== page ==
Real Talk: Top 5 Struggles of Working Retail During The Holidays

Coworker.org
Dec 9, 2019 · 4 min read

“It’s the most wonderful time of the year!” …right?

Customers rushing into a retail store during Black Friday
Customers rushing into a retail store during Black Friday
“Retail Holiday Horror” by BagoGames, Flickr

Hot chocolate, holiday cheer and time with family: it’s the holiday season we all hope for. Unfortunately, for the millions of people working in retail every year, this dream of relaxation and time with loved ones can feel just like that: a dream.

It’s become the holiday experience that most workers expect: poor treatment, long hours and low pay.

Every year, retail workers bear the brunt of the busy holiday season — temporary “seasonal” hours, rude customers, dangerous working conditions and more. Most major retail companies require employees to have open availability and work the holidays, sometimes with last minute schedule changes or without a holiday bonus. It’s become the holiday experience that most workers expect: poor treatment, long hours and low pay. With all of the seasonal joy, these are the stories that are often untold. Retail workers help make the holiday great for so many people, yet are left feeling invisible, exhausted and angry.

From late November to early December, we asked workers about their top five issues around working the holidays:

78% of retail workers said poor treatment and harassment from customers

61% of workers cited low pay for such hard work.

49% struggled with long hours or too short of a shift.

47% said inconsistent weekly scheduling and changes.

43% of retail workers said poor treatment from management.

*Stats will be updated periodically with new results. Take the retail worker survey here.*

For low-wage workers in retail, the holiday season presents many challenges. In addition to the sporadic and inconsistent scheduling, many workers mentioned feeling cheated out of holiday pay this year.

“We were due for a $200 bonus [over thanksgiving] and a lot of us were asked to punch in early, so we did. When we got our “bonus” it was for $35! They claimed we “violated policy” by clocking in early… The bosses told us to punch in and still they did not give us the extra money [and] they did not say they were responsible. [We] did not get breaks as well.”

-Anonymous, Walmart

If you’ve ever worked in retail, you know exactly what they’re talking about and you know that these experiences aren’t anomalies. Concerns around worker treatment and pay, especially during the holidays, has been making national waves.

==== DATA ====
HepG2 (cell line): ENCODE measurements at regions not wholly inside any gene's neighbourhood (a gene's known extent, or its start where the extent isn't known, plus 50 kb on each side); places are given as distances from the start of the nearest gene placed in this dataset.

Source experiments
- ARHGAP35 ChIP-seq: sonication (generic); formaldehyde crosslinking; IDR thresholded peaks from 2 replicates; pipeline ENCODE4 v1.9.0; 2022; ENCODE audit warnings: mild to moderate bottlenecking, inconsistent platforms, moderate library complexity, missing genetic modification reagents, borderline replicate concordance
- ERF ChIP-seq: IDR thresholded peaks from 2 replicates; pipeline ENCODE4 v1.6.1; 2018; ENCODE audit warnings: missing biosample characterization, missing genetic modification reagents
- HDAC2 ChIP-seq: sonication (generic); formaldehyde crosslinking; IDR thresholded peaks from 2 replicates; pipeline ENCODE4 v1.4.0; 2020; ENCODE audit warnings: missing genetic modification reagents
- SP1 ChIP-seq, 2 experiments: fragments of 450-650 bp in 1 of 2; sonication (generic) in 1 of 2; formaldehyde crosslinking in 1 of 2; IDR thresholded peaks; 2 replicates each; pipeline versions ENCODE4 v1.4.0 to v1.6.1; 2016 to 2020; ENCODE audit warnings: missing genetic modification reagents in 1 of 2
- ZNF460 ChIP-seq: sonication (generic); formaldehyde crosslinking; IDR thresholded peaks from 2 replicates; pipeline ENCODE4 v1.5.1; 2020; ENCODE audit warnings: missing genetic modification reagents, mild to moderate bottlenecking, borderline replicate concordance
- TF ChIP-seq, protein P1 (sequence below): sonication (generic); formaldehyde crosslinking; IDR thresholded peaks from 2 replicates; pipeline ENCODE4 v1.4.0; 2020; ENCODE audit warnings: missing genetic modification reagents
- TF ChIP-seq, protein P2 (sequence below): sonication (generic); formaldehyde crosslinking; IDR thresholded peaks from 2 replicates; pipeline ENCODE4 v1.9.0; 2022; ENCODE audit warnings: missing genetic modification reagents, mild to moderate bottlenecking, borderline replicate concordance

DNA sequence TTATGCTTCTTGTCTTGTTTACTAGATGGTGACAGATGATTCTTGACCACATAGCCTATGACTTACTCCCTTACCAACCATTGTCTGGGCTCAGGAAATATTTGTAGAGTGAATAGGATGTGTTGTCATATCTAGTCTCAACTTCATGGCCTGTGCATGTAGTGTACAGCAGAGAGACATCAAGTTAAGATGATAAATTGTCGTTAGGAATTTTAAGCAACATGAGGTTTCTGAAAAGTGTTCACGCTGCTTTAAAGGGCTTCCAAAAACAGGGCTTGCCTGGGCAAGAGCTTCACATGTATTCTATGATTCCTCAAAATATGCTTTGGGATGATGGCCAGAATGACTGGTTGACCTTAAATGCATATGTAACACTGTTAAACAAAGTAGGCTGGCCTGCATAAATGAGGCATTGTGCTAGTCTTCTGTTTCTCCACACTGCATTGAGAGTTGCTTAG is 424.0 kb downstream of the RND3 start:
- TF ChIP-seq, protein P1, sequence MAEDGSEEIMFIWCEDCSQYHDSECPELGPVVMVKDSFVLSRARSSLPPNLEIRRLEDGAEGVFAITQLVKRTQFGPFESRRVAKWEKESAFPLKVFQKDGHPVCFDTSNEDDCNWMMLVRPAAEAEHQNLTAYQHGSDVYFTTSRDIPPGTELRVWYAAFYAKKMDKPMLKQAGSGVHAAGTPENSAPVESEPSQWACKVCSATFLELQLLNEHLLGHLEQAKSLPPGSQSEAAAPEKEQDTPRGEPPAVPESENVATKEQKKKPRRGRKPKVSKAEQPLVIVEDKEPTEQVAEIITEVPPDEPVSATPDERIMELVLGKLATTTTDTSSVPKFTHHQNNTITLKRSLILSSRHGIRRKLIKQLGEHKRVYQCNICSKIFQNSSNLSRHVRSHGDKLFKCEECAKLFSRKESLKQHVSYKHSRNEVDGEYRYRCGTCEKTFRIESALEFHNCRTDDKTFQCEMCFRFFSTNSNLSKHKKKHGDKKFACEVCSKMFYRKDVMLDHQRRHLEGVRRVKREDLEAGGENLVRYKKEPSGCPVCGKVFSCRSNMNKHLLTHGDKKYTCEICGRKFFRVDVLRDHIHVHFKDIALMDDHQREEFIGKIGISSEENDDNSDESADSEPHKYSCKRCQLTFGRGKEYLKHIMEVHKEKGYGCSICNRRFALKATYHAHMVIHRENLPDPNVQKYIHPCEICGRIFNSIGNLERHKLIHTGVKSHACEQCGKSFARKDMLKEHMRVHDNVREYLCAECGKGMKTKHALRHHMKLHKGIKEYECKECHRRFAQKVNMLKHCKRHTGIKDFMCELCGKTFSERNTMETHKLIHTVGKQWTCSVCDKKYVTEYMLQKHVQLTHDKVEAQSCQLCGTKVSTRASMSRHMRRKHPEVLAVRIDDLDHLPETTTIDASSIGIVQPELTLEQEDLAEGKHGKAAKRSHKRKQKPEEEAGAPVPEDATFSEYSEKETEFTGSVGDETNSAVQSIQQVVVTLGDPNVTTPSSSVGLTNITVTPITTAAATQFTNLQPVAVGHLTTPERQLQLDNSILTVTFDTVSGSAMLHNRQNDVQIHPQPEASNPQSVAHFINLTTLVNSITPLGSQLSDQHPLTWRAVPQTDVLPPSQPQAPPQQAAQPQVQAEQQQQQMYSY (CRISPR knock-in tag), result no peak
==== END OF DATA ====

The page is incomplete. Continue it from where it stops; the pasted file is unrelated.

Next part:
You can also do an easy scan on social media to see how retail workers talk about their experiences during the holidays.

Screenshot of tweet about retail workers experiences during the holidays. Posted by @Lady_goggles.
Screenshot of tweet about retail workers experiences during the holidays. Posted by @Lady_goggles.
Screenshot of tweet about retail workers experiences during the holidays. Posted by multiple twitter users.
Screenshot of tweet about retail workers experiences during the holidays. Posted by multiple twitter users.

Although there are useful articles and tips on how to survive the holidays as a retail worker (and we hope they work for you!), we know that the biggest improvements come when retail workers feel dignified on the job and feel empowered to speak up for changes.

How to support?

Here are some worker-led campaigns you can join this holiday season:

  1. Starbucks: Let us have our holidays
  2. #ThePriceOfRetail for workers during the holidays
  3. Kmart: Show your thanks for employees this holiday season!

Nothing changes overnight. You can join these retail worker petitions now so they don’t have to work another Thanksgiving Day:

  1. Retail worker campaigns around Thanksgiving.
  2. All retail stores should close on Thanksgiving Day!

If there’s something you would like to change in your workplace, you can start your own effort on Coworker.org here!

Coworker.org is a global platform to advance change in the workplace. Our technology makes it easy for individuals or groups of employees to launch, join and win campaigns to improve their jobs and workplaces. You can start your own campaign about changes you want to see in your workplace on Coworker.org here — or contact us at info@coworker.org if you would like to discuss a workplace issue with our team.

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